New Non-Typical World's Record January 6, 2009UPDATE 1/6/2009 - A special B&C Judges Panel declared this bull as the new World's Record non-typical American elk on 1/2/2009 with a final score of 478-5/8. (Read the full press release on the B&C home page)
The previous World’s Record for non-typical American elk was 465-2/8 B&C points. That bull was found dead, frozen in Upper Arrow Lake, B.C., in 1994, and was entered into Boone and Crockett Club records by the B.C. Ministry of Environment on behalf of the citizens of British Columbia.
For hunter-taken non-typical American elk, the previous top bull scored 450-6/8 B&C points, taken in 1998 in Apache County, Ariz., by Alan Hamberlin.
UPDATE 2/17/08 - Boone and Crockett Official Measurer, Rusty Hall completed the initial official scoring on this bull. Entry material received at the B&C headquarters shows an entry score of 501-0/8 gross and 480-1/8 final B&C.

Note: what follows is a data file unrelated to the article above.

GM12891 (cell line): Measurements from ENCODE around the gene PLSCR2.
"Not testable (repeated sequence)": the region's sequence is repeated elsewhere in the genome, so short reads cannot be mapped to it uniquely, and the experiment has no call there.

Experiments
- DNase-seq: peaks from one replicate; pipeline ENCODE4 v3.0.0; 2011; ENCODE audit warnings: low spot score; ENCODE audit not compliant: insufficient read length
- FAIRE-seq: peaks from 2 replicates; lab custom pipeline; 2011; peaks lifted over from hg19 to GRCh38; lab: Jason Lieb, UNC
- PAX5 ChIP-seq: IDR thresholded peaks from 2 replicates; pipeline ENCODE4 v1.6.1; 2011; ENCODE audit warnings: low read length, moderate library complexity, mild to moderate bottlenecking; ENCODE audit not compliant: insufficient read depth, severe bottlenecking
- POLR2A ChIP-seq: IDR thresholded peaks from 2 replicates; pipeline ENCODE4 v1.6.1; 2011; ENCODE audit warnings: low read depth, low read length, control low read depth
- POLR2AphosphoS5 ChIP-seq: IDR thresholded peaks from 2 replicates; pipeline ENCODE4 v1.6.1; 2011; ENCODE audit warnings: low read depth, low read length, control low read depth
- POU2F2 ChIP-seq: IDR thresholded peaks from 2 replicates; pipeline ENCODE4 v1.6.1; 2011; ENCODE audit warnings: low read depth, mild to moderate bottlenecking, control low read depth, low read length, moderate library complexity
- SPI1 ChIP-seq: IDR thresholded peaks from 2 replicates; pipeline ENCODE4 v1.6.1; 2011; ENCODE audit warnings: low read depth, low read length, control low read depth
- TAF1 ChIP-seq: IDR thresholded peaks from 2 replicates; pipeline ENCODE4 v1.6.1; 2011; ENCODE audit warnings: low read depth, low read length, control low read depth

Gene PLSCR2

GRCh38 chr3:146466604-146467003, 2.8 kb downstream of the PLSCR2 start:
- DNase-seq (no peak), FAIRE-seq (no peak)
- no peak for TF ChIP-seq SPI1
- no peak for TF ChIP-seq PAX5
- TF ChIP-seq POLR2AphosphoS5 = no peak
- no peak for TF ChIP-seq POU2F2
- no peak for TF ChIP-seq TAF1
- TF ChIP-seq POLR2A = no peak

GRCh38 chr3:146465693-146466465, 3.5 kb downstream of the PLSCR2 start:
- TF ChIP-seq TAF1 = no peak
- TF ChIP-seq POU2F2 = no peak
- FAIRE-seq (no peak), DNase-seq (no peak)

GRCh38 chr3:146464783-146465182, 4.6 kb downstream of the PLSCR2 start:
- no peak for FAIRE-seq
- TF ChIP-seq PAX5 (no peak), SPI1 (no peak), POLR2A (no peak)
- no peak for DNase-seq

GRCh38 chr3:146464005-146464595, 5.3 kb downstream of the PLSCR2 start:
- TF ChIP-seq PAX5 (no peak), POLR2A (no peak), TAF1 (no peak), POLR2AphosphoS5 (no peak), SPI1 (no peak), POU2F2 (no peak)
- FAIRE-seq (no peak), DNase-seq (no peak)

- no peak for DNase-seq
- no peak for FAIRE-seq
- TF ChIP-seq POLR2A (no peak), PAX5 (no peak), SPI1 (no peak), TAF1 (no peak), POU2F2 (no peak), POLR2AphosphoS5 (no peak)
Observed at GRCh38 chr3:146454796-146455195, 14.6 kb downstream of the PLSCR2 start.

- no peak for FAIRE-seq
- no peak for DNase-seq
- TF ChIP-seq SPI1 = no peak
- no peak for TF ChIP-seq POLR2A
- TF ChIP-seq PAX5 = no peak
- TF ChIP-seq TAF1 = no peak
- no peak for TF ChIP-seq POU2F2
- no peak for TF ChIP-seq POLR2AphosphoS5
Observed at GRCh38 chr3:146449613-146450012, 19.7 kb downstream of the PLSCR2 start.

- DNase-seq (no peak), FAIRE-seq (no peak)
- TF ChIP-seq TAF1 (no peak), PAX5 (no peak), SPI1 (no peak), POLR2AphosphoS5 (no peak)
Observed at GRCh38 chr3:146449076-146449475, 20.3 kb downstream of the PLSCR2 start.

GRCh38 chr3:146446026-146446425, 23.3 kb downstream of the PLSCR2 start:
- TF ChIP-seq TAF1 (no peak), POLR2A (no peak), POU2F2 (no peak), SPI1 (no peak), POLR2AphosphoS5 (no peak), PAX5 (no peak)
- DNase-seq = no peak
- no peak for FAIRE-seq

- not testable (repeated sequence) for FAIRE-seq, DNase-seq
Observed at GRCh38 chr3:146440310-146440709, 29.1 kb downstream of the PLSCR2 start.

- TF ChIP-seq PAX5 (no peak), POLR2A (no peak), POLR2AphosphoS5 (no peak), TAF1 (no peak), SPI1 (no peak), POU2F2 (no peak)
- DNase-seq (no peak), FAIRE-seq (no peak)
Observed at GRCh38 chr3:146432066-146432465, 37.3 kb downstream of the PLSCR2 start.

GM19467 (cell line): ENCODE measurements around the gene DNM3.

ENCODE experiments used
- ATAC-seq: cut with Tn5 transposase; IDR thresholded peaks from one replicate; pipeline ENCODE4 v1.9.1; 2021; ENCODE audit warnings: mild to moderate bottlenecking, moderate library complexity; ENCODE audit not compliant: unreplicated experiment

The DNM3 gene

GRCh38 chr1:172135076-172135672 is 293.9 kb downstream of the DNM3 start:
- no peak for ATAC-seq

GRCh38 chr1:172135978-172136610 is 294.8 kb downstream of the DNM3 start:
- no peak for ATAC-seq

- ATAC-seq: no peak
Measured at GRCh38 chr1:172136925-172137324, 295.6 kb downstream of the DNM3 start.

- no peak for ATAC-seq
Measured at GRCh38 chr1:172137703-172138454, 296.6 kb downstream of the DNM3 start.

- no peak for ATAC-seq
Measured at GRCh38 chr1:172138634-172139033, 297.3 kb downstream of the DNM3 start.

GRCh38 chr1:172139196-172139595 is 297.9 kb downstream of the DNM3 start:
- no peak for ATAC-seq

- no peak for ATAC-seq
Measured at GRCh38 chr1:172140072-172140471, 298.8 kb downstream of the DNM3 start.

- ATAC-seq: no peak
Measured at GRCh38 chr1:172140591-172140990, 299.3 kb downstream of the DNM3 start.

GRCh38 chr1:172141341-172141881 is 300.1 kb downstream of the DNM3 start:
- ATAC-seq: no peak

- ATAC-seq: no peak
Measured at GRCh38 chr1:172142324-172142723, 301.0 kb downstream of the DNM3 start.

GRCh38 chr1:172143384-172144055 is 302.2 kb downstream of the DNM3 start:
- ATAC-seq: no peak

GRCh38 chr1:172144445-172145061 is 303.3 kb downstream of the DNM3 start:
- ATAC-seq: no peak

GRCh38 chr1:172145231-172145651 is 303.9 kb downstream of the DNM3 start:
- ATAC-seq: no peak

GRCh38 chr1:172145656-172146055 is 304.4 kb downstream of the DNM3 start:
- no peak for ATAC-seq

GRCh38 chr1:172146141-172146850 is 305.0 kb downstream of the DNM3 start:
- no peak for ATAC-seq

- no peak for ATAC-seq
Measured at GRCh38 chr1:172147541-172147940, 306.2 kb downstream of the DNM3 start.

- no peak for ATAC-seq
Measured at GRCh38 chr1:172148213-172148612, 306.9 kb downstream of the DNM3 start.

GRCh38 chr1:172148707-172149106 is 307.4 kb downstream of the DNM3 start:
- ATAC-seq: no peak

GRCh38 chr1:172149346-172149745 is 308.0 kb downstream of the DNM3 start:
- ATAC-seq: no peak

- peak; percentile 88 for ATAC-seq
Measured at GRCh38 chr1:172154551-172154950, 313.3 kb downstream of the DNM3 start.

UPDATE 2/9/08 - The 60-day drying period has passed and this trophy is scheduled to be offically scored by a Boone and Crockett measuer. Once entered with an official entry score, a special panel of B&C measurers may conviene to re-score and determine if this is a new World's Record and declare such at that time.
Denny Austad hunted with MossBack Guides and Outfitters for 13 days before connecting with this potential new World's Record non-typical American elk on September 30, 2008. It is being reported that this magnificent 9 x 14 bull elk green scores 488 net B&C points and grosses at 500-4/8 B&C points. The abnormal points alone total 130 inches.
If these measurements hold up after the required 60-day drying period and Mr. Austad enters the bull, it must meet Boone and Crockett Club's trophy entry standards before it is accepted. In the event the entry score is near or above the current World's Record, a Special Judges Panel will convene to confirm the final score and subsequently whether the bull is an official new World's Record. The current World's Record non-typical (465-2/8 points) was found dead at Upper Arrow Lake, British Columbia, in 1994.